by egpat 30-09-2017
All our physiological functions depend on the action potentials which are rapidly communicated throughout our body activating various cells where ion channels are playing a key role in producing rapid and effective cellular response. Once this action potential reaches to the cell, the cell is activated by depolarisation of the membrane. This depolarisation is mediated by inward-going ion channels like sodium and calcium. The depolarisation phase is followed by a repolarisation phase mediated by outward-going ion channels like potassium. Few of the ion channels like chloride channels are inward going but inhibitory in nature preventing depolarisation. Hence all these ion channels act as great targets for many of the clinically important drugs.
In the previous article, we have discussed clinically important drugs acting on sodium and calcium channels. Now here we will discuss other drugs acting on potassium and chloride channels.
Voltage gated potassium channels
Voltage gated potassium channels are widely present in many of the cells responsible for repolarisation following a depolarisation phase. These channels are very important to bring the membrane potential back to resting state. One of the main target locations where clinically important drugs are acting is potassium channels on heart.
At heart, potassium channel are involved in both phase II and phase III.
In phase II, also called as plateau phase, the membrane potential remains constant as both potassium and calcium channels are opened and each transported in opposite directions to make the membrane potential constant. Phase II is not a good drug target for potassium channel blockers as potassium current is low and sufficient to counteract calcium current.
But in phase III, only potassium channels are acting and calcium channels are closed. This leads to complete repolarisation of the membrane bringing back the potential nearer to the resting membrane potential. Hence phase III acts as good drug target and one of the well known class III antiarrhythmic agents act on this phase.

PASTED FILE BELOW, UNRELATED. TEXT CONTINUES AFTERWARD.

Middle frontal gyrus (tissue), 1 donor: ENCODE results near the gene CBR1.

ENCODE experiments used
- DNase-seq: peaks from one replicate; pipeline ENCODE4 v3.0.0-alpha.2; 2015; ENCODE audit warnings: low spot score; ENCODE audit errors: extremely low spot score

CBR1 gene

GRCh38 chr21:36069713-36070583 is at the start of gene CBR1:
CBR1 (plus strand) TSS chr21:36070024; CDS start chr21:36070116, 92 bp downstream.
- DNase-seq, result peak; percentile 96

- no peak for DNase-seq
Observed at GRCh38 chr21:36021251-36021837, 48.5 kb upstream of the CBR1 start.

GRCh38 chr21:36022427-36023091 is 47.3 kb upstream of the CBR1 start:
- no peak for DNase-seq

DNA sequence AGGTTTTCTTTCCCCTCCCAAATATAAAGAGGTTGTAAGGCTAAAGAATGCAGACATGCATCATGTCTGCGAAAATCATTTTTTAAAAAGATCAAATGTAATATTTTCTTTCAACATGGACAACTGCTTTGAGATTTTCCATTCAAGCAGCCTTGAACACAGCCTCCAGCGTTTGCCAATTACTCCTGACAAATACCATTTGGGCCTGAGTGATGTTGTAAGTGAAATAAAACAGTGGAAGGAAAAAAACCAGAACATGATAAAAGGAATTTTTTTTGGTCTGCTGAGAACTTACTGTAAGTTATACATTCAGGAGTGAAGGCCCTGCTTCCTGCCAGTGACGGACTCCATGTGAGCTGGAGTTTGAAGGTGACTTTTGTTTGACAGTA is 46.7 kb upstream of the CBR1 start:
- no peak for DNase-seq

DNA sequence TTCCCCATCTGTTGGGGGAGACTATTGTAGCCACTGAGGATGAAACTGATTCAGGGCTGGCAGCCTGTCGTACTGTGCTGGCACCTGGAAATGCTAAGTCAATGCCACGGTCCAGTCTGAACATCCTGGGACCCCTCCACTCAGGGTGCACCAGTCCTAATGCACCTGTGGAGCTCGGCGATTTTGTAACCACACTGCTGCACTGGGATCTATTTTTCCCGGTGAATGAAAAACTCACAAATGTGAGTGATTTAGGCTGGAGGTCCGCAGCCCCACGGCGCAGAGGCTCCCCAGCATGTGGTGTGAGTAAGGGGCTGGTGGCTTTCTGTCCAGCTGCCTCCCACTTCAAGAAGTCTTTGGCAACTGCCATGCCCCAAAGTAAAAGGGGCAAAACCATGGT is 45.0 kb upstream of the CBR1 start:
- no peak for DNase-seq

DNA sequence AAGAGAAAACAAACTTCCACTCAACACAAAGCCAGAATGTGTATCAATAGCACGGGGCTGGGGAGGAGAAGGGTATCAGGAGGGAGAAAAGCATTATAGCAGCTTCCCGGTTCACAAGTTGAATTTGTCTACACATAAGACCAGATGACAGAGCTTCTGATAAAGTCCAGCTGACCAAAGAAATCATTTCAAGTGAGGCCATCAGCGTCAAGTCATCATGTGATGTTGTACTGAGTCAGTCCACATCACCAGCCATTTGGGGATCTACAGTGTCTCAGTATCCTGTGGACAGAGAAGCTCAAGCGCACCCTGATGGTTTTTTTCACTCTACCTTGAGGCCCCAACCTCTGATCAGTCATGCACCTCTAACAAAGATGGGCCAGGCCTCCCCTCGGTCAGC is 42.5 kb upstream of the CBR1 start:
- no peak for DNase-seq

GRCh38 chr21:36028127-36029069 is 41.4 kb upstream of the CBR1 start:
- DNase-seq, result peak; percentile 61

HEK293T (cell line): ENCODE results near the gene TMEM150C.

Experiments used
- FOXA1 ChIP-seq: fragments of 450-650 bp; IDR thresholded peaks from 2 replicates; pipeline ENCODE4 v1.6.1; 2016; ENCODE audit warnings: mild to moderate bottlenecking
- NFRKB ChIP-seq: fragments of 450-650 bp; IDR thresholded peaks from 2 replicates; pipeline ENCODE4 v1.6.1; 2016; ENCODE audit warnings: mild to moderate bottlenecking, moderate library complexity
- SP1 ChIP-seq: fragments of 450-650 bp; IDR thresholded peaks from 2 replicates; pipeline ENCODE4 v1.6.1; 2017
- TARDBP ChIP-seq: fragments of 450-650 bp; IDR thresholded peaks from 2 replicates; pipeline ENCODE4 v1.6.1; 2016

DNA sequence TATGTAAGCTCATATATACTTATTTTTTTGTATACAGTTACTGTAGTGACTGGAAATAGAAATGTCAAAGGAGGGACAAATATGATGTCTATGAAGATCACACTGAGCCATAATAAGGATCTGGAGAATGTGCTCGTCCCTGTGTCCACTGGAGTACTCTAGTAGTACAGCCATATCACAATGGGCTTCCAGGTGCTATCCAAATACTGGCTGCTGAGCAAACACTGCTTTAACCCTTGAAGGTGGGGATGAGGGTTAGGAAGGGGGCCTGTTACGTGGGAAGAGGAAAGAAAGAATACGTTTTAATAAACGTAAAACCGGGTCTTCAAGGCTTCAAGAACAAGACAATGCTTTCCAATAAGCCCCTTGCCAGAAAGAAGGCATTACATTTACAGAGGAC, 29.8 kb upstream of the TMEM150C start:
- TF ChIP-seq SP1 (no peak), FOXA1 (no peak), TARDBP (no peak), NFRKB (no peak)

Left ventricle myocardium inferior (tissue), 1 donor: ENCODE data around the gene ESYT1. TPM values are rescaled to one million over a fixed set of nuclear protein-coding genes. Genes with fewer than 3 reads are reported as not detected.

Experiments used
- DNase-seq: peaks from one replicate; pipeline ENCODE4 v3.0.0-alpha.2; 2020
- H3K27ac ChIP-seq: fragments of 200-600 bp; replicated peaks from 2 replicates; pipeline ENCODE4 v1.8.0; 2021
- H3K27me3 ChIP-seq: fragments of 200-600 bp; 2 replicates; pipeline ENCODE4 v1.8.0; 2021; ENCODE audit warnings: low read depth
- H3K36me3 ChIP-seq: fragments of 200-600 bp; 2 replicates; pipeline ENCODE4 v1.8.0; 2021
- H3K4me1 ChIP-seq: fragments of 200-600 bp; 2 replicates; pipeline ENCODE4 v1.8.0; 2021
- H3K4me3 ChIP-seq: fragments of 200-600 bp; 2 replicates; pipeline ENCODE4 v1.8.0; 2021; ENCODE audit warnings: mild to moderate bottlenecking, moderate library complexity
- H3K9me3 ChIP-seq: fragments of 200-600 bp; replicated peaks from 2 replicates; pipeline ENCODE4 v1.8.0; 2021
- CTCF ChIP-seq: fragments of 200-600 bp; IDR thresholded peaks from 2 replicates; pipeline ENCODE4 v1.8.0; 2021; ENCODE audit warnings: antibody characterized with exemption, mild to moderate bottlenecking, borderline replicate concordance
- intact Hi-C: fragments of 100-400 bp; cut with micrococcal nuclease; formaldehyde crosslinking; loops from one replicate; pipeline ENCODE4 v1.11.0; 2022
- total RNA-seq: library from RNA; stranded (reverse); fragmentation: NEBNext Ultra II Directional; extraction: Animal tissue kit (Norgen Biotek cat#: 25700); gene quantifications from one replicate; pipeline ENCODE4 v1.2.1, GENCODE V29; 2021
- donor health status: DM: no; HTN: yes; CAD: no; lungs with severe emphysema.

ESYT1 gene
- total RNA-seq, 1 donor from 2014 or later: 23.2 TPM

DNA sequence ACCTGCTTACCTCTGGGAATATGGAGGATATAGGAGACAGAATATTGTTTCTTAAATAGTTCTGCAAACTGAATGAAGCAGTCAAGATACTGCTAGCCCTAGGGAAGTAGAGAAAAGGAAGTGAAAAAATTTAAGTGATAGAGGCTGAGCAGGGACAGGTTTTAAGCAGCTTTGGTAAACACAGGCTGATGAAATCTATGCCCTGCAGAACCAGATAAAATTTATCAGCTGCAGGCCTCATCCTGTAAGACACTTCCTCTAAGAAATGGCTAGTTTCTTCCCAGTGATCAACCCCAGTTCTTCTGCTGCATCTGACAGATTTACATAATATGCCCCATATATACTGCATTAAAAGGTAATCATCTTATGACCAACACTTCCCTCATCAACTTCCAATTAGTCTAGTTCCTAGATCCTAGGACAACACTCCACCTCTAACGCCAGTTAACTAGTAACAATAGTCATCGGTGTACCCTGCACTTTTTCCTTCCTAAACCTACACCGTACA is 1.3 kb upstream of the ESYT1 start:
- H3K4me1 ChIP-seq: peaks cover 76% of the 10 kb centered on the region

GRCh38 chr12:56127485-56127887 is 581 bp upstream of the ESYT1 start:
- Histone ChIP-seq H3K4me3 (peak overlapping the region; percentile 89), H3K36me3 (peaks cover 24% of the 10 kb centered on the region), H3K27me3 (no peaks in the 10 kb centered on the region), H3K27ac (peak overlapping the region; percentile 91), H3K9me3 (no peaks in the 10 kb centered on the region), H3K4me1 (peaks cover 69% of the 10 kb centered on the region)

Drugs included in this category are
They effect repolarisation not depolarisation.
Cardiac arrhythmias, particularly those with increased heart rate are due to increased depolarisation of cardiac cells. So any drug acting on these should inhibit depolarisation. In contrast potassium channel blockers inhibit repolarisation which may increase cardiac arrhythmias. Then how they can be used in cardiac arrhythmias?
Yes, its true that cardiac arrhythmias like ventricular tachycardia are due to excess depolarisation of cardiac cells so any drug that inhibits this depolarisation are useful in this condition. For example, sodium channel blockers like lidocaine can be used in ventricular tachycardia.
But we can also find few of re-entry type of arrhythmias where the cardiac cells are re-excited due to any conductional block where the effective of refractory period should be increased. Since potassium channel blockers inhibit repolarisation of cardiac cells, they produce widening of plateau phase so that net effective refractory period increases. So any extra beat within the timescale of this refractory period can be prevented.
As these drugs enhance depolarisation at plateau phase, they may increase intracellular calcium levels within the heart increasing the risk of other types of ventricular arrhythmias. One such potential and life threatening arrhythmia, torsade de pointes , can be observed with these drugs.
That’s why these drugs are called as proarrhythmic.
Class III drugs suppress re-entry type of arrhythmia but can enhance other types of arrhythmias.❞
Amiodarone is an exceptional agent that blocks sodium and calcium channels in addition to potassium channels. It also blocks beta receptors. Therefore it shows all class actions of antiarrhythmic agents.
As we have discussed earlier, one of the main concern of potassium channel blockers is torsade de pointes. Of course, this is not observed at normal dose but any other factors may enhance the risk. For example, drugs like chlorpromazine and haloperidol when given along with these drugs may precipitate torsade de pointes.
Sometimes food like grape fruit may juice may also interact with these drugs increasing the risk.
Amiodaraone also produces pulmonary fibrosis, corneal deposits and thyroid abnormalities such as hypo or hyperthyroidism.
Few of the specialised potassium channels are present on many of the cells including vascular smooth muscle and pancreatic beta cells. When these channels are opened they increase outflux of potassium leading to hyperpolarisation of the membrane. Two classes of drugs act on these ATP sensitive potassium channels.
As we know that potassium is outward going and calcium is inward going. So potassium leads to repolarisation and calcium depolarisation.
Since potassium channels are outward going, under normal conditions they can be activated to produce hyperpolarisation. This hyperpolarised membrane can’t be activated by either action potential or chemical mediator hence inhibited.